• The skin, from losing its internal moisture, loses also a portion of its colour, and becomes obscure and dull; and the caterpillar, from being girt and squeezed by its pressure, begins to turn and twist itself in various directions, to rid itself, if possible, of the inconvenience. By continuing these movements, the creature succeeds at length in rending the old skin at its weakest part, which is usually on the back, just behind the head ; and in a few minutes, using its body as a wedge,

l it may be seen issuing through the breach. The old skin is thus abandoned like a worn shirt; and the caterpillar appears in an entire new dress, the tints of which are fresher and brighter, and the colours and markings often considerably different from the former. The insect, also, in consequence of the quantity of fat which has gone to augment its several parts, becomes all at once so much enlarged in size, that we can with difficulty conceive how it could have been contained in the old skin out of which it has crept. The cast skin is frequently so very perfect, that it might almost be supposed to be the caterpillar itself, particularly in those which are hairy, as this contributes to the shrivelling. Ins. Transf. pp. 167–170.

This moulting of caterpillars, which, in some species, takes place as many as ten times, bears some slight resemblance to the casting of the feathers in birds, and the shedding of the hairy coat in quadrupeds. But, in these cases, the process is gradual and more superficial; the removing of the worn materials of the animal structure being chiefly effected by the absorbent system, which, in caterpillars, appears to be wanting. The successive changes of the skin accomplish all that is necessary in this respect: the hardening of the outer skin, which renders it less capable of distending so as to accommodate itself to the very rapid growth of the worm, seems to be necessary, that it may sufficiently answer the purpose of a sheath to

* Some writers have supposed that this fat is 'a sort of humour thrown off by the worm, to facilitate the moulting, which, spreading between the body and the skin about to be abandoned, lubricates their surfaces, and causes them to separate more readily.' (Lardner's Cyclop. Silk Manuf. p. 108.) But this representation does not account for the enlargement of the worm.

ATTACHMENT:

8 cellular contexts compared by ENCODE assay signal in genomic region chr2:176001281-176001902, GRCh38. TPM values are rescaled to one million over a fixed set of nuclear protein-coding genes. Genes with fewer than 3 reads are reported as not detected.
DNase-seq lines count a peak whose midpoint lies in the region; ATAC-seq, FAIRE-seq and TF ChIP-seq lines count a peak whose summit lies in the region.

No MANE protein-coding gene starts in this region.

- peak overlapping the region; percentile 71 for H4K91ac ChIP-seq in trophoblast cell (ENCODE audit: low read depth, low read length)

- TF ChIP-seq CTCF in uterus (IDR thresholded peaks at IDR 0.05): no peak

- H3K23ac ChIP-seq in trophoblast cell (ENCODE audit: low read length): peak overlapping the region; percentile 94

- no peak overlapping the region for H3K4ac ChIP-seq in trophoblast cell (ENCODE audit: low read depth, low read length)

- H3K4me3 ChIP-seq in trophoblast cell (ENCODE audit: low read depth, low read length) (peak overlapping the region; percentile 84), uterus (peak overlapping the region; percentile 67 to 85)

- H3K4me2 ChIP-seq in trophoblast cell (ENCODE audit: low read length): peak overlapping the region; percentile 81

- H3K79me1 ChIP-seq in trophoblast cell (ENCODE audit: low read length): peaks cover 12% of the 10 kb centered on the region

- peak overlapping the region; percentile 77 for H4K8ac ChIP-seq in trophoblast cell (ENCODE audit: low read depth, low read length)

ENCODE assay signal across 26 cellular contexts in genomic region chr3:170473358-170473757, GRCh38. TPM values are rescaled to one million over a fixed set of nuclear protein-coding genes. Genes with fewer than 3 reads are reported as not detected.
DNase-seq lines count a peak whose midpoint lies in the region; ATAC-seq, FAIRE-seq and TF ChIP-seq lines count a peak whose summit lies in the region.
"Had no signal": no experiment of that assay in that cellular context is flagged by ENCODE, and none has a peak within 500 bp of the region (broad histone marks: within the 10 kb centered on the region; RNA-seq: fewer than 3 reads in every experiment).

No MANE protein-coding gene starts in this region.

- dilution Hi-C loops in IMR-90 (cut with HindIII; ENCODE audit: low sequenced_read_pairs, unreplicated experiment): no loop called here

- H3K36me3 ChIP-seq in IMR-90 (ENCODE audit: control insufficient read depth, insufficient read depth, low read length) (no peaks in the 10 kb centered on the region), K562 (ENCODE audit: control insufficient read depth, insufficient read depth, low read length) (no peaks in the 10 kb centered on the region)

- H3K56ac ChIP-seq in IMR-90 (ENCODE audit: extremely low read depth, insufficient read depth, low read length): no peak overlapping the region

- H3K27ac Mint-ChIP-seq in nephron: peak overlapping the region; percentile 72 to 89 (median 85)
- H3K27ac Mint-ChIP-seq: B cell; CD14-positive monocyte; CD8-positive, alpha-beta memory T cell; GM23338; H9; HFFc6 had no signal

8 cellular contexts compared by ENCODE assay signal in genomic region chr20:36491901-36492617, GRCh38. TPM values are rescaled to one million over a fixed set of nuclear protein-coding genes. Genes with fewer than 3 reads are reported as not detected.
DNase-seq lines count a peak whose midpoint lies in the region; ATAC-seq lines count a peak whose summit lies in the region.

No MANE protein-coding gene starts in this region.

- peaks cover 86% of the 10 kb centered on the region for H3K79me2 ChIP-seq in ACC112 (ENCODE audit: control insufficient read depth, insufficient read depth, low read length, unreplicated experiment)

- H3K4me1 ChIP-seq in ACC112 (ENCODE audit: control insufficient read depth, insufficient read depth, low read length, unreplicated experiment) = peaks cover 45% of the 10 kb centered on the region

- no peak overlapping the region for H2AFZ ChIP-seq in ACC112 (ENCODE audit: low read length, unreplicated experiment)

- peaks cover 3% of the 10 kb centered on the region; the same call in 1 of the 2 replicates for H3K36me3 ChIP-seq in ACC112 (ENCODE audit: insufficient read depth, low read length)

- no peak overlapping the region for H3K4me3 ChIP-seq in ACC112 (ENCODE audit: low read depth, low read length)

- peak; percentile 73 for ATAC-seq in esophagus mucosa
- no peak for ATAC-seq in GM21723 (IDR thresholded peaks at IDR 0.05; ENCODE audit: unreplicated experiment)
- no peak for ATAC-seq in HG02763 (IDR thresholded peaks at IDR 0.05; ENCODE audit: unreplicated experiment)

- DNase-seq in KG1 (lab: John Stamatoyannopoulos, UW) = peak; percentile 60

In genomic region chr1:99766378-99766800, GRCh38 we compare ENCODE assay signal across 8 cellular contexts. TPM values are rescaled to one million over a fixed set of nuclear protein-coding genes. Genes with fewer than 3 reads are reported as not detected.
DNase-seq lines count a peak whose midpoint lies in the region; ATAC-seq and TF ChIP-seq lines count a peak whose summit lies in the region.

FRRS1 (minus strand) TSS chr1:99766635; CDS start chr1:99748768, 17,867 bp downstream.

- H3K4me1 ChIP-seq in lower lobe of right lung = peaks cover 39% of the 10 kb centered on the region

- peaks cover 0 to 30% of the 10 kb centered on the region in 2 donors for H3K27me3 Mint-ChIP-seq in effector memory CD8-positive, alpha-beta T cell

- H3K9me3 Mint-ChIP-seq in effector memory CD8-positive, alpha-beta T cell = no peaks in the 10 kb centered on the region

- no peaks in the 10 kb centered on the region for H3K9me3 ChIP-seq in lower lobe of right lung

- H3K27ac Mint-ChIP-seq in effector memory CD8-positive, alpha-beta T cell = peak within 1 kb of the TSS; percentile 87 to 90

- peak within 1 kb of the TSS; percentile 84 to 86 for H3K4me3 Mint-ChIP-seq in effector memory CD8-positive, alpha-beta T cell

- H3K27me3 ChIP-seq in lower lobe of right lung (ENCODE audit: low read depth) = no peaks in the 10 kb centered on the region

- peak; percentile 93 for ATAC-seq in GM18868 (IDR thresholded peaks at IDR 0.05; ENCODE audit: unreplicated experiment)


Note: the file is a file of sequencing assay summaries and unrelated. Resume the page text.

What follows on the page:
the tender and pulpy body, which is still further protected by the glutinous secretion or fat. It is probable, too, that the absorption of this fat produces a thickening of the inner skin, preparatory to its becoming the outer covering.

At length, the silk-worm has attained its full growth, and is a slender caterpillar from two and a half to three inches in length. During about ten days from its fourth moulting, it devours its food most voraciously; but, on attaining its full dimensions, its desire for food begins to abate, and it soon ceases even to touch the leaves. It now appears restless, erecting its head, and moving from side to side in quest of a place where it may commence its labour of spinning. In twenty-four hours from the time of its abstaining from food, the material for forming its silk will be digested in its reservoirs; its green colour will disappear; and before it is quite prepared to spin, its body will have acquired a degree of glossiness and greater firmness at the expense of some diminution of size. We transcribe from the Treatise on Silk in the Cabinet Cyclopædia, (reviewed in our last Number, the account of the subsequent process.

• The substance of which the silk is composed, is secreted, in the form of a fine yellow transparent gum, in two separate vessels of slender dimensions, which are wound, as it were, on two spindles in the stomach: if unfolded, these vessels would be about ten inches in length. When the worm has fixed upon some angle or hollow place, whose dimensions agree with the size of its intended silken ball or cocoon, it begins its labour by spinning thin and irregular threads, which are intended to support its future dwelling. During the first day, the insect forms upon these a loose structure of an oval shape, which is called floss sisk, and within which covering, in the three following days, it forms the firm and consistent yellow ball; the labourer, of course, always remaining on the inside of the sphere which it is forming

The silky material, which, when drawn out, appears to be one thread, is composed of two fibres, extracted through two minute orifices just below the jaw; and these fibres are brought together by means of two hooks placed within the silk-worm's mouth for the purpose. The worm, in spinning, rests on its lower extremity throughout the operation, and employs its mouth and front legs in the task of directing and fastening the thread. The filament is not spun in regular concentric circles round the interior surface of the ball, but in spots, going backwards and forwards with a sort of wavy motion. This apparently irregular manner of proceeding is plainly perceptible when the silk is wound off the ball, which does not make more than one or two entire revolutions while ten or twelve yards of silk are being transferred to the reel. At the end of the third or fourth day, the worm will have completed its task, and formed its cocoon.'

Lardner's Cab. Cycl. Vol. XXII. pp. 111, 12.